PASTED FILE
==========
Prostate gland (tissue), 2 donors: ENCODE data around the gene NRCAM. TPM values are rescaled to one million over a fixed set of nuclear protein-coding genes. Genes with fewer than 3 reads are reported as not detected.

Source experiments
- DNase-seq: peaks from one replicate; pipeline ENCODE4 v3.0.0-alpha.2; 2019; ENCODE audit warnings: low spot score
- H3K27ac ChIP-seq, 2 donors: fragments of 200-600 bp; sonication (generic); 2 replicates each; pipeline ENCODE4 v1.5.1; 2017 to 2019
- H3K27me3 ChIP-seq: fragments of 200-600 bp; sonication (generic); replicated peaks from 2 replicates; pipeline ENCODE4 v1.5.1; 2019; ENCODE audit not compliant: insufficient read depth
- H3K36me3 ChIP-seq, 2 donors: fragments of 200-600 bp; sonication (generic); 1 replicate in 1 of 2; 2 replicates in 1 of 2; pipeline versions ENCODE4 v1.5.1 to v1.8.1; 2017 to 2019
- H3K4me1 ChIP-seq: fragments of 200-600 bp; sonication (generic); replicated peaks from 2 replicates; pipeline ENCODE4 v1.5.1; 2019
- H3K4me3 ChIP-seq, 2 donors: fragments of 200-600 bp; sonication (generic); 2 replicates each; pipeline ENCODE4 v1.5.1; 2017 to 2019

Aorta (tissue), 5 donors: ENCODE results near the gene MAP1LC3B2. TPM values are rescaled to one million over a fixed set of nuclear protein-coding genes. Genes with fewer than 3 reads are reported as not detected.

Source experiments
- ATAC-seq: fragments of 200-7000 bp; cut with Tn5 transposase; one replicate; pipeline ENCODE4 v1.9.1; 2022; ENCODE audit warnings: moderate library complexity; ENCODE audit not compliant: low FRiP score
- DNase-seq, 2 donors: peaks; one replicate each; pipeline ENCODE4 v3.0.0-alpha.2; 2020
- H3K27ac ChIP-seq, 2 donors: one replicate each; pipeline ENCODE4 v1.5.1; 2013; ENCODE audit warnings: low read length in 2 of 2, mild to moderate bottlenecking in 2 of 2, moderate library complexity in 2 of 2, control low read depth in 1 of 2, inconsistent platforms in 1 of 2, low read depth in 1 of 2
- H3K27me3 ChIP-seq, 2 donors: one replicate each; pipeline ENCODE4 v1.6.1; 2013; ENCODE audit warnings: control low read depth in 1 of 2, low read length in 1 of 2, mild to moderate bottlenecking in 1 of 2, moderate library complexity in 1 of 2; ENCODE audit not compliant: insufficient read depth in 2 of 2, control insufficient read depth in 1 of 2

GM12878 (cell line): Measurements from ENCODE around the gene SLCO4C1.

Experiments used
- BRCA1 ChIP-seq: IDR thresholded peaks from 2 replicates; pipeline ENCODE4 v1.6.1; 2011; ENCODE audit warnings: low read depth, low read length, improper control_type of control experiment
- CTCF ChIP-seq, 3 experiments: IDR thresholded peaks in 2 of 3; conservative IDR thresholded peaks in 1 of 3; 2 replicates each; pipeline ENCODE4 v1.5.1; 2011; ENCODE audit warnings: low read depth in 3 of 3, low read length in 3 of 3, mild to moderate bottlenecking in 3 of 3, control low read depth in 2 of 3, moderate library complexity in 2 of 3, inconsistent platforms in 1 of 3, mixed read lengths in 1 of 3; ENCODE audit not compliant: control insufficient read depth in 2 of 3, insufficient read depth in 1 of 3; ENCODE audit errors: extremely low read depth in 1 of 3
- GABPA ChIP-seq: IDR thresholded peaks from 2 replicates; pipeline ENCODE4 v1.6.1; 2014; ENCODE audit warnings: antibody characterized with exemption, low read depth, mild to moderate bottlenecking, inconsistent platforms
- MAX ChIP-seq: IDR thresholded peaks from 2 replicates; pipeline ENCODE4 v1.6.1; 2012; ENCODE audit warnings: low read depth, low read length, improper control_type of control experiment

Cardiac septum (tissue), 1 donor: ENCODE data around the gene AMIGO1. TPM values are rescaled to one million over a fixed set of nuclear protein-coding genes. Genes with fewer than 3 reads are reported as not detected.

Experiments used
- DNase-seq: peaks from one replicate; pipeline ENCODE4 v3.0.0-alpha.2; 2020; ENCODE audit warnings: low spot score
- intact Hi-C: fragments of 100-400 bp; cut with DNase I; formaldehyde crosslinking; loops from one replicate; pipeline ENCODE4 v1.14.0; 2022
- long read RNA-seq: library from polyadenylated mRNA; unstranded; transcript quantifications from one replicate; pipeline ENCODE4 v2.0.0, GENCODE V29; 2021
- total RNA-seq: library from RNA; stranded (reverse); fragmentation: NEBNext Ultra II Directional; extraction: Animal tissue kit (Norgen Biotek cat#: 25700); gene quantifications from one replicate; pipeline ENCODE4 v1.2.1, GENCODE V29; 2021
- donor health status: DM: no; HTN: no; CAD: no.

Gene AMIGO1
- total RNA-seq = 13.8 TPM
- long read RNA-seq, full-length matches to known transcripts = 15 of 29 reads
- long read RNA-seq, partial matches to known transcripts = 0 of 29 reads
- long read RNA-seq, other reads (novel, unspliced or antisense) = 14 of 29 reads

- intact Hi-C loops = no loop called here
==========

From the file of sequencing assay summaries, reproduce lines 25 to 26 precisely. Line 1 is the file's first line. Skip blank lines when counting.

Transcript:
- long read RNA-seq: library from polyadenylated mRNA; unstranded; transcript quantifications from one replicate; pipeline ENCODE4 v2.0.0, GENCODE V29; 2021
- total RNA-seq: library from RNA; stranded (reverse); fragmentation: NEBNext Ultra II Directional; extraction: Animal tissue kit (Norgen Biotek cat#: 25700); gene quantifications from one replicate; pipeline ENCODE4 v1.2.1, GENCODE V29; 2021